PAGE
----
The toxic compound is unknown but the affect of macadamia nuts is to cause locomotory difficulties. Dogs develop a tremor of the skeletal muscles, and weakness or paralysis of the hindquarters. Affected dogs are often unable to rise and are distressed, usually panting. Some affected dogs have swollen limbs and show pain when the limbs are manipulated.

Dogs have been affected by eating as few as six macadamia kernels (nuts without the shell) while others had eaten approximately forty kernels. Some dogs had also been given macadamia butter.

Luckily, the muscle weakness, while painful, seems to be of short duration and all dogs recovered from the toxicity. All dogs were taken to their veterinary surgeon.

Pets owners should not assume that human food is always safe for pets. When it comes to chocolate, onions, garlic and macadamia nuts, such foods should be given in only small quantities, or not at all. Be sure that your pets can’t get into your stash of chocolates, that food scraps are disposed of carefully to prevent onion and garlic toxicity and that your dog is prevented from picking up macadamia nuts if you have a tree in your garden.

Other potential dangers
  • Avocado (all parts) - the toxic ingredient in avocado is called persin (toxic amount unknown). Mmost documented cases of poisoning have been in livestock that have eaten all parts of the avocado and in large amounts. The toxin may be confined to the leaves, bark, skin or seed but the flesh is thought to be poisonous to birds.
  • Pear pips, the kernels of plums, peaches and apricots, apple core pips (contain cyanogenic glycosides resulting in cyanide posioning)
  • Potato peelings and green looking potatoes
  • Rhubarb leaves
  • Mouldy/spoiled foods (keep garbage lid firmly on)
  • Alcohol
  • Yeast dough
  • Coffee grounds, beans & tea (caffeine)
  • Hops (used in home brewing)
  • Tomato leaves & stems (green parts)
  • Broccoli (in large amounts)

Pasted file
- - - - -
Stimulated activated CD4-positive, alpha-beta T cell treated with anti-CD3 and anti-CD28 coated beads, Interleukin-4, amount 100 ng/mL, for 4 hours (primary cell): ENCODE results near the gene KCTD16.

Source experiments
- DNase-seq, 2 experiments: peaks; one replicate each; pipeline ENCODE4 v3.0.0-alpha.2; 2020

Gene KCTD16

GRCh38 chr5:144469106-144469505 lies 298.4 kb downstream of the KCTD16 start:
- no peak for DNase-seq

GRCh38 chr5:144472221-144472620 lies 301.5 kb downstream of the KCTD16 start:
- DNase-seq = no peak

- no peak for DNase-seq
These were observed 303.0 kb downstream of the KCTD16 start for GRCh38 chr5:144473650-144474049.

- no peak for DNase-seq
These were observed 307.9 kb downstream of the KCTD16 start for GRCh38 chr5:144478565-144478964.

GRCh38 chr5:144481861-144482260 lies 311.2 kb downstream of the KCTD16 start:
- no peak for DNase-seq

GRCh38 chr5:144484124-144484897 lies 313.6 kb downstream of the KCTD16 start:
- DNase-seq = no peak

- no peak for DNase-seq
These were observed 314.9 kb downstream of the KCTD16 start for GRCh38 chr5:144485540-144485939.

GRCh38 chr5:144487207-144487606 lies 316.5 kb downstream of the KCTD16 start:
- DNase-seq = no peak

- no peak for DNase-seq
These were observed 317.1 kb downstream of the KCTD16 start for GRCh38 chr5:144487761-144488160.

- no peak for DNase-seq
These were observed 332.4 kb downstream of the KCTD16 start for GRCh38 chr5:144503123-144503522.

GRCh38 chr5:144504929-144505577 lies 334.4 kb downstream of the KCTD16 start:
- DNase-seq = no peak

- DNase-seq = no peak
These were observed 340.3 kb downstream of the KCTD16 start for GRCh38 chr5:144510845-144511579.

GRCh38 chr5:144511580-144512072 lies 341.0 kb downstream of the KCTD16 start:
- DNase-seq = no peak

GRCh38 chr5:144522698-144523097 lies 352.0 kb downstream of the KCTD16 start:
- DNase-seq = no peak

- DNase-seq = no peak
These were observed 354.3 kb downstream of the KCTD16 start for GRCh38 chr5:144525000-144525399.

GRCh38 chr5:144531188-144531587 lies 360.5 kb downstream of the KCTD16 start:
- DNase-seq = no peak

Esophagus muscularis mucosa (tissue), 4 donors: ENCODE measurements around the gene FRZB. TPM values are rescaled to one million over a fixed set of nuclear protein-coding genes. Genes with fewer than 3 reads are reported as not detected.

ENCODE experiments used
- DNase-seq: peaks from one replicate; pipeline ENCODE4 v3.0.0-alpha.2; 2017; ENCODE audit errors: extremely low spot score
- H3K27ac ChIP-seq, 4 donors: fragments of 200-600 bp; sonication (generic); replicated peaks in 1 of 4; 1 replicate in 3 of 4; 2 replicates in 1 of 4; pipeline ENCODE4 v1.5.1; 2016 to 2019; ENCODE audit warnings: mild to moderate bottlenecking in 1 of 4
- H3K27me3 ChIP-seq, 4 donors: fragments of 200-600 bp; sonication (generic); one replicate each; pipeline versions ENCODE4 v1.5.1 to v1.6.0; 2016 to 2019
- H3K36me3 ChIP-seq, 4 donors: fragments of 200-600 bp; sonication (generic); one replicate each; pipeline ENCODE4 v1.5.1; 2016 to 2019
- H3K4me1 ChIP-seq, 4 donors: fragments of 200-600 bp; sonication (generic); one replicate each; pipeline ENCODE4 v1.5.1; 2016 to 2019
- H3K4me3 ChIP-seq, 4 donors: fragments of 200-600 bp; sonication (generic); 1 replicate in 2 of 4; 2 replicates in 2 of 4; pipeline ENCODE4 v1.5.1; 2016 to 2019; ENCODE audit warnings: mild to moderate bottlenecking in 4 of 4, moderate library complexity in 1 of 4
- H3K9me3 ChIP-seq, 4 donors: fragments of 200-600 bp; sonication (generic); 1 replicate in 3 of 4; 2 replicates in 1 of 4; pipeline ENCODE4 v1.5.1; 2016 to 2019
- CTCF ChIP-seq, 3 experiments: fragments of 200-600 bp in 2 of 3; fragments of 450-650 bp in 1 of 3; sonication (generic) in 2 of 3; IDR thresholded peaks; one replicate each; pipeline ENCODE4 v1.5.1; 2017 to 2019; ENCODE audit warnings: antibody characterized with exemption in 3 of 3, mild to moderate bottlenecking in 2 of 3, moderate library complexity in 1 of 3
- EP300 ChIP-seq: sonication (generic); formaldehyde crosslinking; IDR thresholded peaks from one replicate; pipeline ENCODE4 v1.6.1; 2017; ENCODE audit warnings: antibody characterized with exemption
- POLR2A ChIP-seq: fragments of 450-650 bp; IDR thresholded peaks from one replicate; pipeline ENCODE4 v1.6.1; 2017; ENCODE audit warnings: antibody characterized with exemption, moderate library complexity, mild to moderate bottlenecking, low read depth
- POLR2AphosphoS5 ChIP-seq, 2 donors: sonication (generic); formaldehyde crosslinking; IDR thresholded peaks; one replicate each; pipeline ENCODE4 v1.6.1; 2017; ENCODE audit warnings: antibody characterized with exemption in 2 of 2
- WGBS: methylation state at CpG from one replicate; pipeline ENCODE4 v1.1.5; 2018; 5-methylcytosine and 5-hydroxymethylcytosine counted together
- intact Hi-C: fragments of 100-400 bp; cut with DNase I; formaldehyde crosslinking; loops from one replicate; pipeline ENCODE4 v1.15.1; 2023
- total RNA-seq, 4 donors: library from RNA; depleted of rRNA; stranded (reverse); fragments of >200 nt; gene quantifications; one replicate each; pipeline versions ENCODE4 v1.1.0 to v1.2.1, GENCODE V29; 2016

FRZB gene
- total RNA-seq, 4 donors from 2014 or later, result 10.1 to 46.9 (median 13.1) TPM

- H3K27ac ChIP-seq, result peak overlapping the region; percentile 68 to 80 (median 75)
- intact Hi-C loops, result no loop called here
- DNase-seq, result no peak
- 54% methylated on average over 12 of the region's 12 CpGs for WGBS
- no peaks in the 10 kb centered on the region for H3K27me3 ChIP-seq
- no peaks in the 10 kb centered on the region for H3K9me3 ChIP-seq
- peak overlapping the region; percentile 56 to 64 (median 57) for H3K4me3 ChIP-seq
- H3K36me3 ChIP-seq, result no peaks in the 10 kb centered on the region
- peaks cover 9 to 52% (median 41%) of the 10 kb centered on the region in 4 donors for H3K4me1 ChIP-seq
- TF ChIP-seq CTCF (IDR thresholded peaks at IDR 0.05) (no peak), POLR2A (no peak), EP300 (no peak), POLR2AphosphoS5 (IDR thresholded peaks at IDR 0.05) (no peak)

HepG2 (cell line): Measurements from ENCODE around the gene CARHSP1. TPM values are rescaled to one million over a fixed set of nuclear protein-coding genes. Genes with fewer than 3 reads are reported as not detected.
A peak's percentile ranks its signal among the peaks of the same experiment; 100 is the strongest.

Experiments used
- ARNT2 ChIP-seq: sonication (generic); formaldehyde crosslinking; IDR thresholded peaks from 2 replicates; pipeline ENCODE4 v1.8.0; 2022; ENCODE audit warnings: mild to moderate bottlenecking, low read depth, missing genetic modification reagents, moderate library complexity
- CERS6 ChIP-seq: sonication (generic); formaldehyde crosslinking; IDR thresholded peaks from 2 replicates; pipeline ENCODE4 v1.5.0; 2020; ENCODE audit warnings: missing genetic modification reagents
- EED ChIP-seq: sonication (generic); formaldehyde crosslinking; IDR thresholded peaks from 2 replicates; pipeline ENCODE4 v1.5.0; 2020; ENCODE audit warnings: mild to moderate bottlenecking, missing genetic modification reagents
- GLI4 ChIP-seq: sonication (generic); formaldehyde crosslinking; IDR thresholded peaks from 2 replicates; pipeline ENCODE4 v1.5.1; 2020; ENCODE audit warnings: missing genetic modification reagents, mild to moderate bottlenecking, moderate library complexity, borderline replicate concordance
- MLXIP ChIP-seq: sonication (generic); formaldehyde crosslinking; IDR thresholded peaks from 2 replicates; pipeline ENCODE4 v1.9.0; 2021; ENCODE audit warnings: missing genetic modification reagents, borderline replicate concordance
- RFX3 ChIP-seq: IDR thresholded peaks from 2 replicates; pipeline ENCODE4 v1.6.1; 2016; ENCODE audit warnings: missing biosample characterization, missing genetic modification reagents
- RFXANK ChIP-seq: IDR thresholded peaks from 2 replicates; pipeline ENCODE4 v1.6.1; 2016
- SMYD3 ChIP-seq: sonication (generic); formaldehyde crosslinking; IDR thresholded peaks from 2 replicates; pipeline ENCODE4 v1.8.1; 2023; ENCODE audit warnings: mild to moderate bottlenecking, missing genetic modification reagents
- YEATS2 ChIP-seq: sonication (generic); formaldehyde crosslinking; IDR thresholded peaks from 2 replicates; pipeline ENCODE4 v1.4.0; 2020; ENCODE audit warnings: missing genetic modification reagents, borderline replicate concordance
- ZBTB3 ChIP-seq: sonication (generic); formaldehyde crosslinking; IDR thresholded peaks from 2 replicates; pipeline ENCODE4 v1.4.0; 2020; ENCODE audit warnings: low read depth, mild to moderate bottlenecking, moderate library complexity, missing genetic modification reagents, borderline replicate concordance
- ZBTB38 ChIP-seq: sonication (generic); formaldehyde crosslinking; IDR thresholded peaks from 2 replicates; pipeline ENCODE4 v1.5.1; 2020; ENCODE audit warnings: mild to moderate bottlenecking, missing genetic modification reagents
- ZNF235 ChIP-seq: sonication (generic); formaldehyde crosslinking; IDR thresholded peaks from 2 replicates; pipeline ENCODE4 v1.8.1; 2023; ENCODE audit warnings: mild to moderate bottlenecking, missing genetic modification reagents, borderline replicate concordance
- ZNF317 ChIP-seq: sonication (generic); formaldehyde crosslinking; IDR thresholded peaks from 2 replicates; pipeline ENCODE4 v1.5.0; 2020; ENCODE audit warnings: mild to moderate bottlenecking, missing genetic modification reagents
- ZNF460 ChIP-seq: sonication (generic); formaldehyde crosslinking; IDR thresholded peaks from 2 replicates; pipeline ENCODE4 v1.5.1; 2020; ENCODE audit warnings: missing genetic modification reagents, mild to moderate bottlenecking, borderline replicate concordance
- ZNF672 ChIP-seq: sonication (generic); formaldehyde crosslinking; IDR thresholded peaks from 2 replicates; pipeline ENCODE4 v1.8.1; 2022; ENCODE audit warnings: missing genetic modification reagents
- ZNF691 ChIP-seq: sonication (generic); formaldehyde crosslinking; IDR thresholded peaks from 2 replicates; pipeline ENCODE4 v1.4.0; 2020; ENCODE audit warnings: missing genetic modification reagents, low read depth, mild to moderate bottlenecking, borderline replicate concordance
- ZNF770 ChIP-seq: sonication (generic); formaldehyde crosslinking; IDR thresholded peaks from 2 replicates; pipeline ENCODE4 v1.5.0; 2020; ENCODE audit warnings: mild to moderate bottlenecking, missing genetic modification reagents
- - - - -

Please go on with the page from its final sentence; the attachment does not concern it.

• Raisins and grapes
  • Cigarettes, tobacco, cigars
  • Xylitol (sweetener often found in sugar-free gum)
  • Cooked bones - they can splinter and cause gut perforation, as well as blockages in the intestine, tooth fractures, and cooked chop bones can get stuck across the roof of the mouth
  • Corn cobs - a common cause of intestinal blockage requiring surgical removal
  • We'd like to add wine corks - since the picnic season is upon us, many of your peeps will be enjoying wine with their picnics - not only is a wine cork the proper size to cause a blockage if swallowed - it is also soaked with deadly grape juice.

    ScamperingScotties said...

    Thanks for posting this information. If you don't mind I'm going to link it to my blog. I'm glad to see that carrots and apples aren't on the list since those are Caolin and Brodie's favorite human foods!

    The Strawberry Mallard said...

    Our NJ ma and pa sez to tell you "thank you very much for all the time you spend making our pups safe".
    I wanna thank you but I was certain ma would let me follow her around the veggie part of the garden...NOT..!!!

    from a sulking puppy named Becky by the beach

    Martine said...

    Oh gosh, yes grapes are bad bad bad!!!!!!

    Samantha said...

    We've heard about a lot of this but not all, for sure. Can't THANK you enough for posting - furry scary!
    Big Hugs xoxoxo

    Remington said...

    GREAT POST! Thank you so much for the useful information! It is all things we NEED to know! Thanks again!

    Paco,Milo, Maya and mommy Simona said...

    Ehy are you???
    We're back...we hope!!!
    Our bad period seems going to the end so we could have time blogging and reading all your news....
    Thanks for the great information....
    And.....OMDDDDDDDDDD.....we read your post about puppies....and their new family!!!
    Awwwwwwwwwwww....they are all soooooooooooooo beautiful and cute!!!!
    You did a miracle with them!!!

    We missed you a lot dear friends!!!!
    We'll visit you often from now on!!!!
    Sweet kisses and licks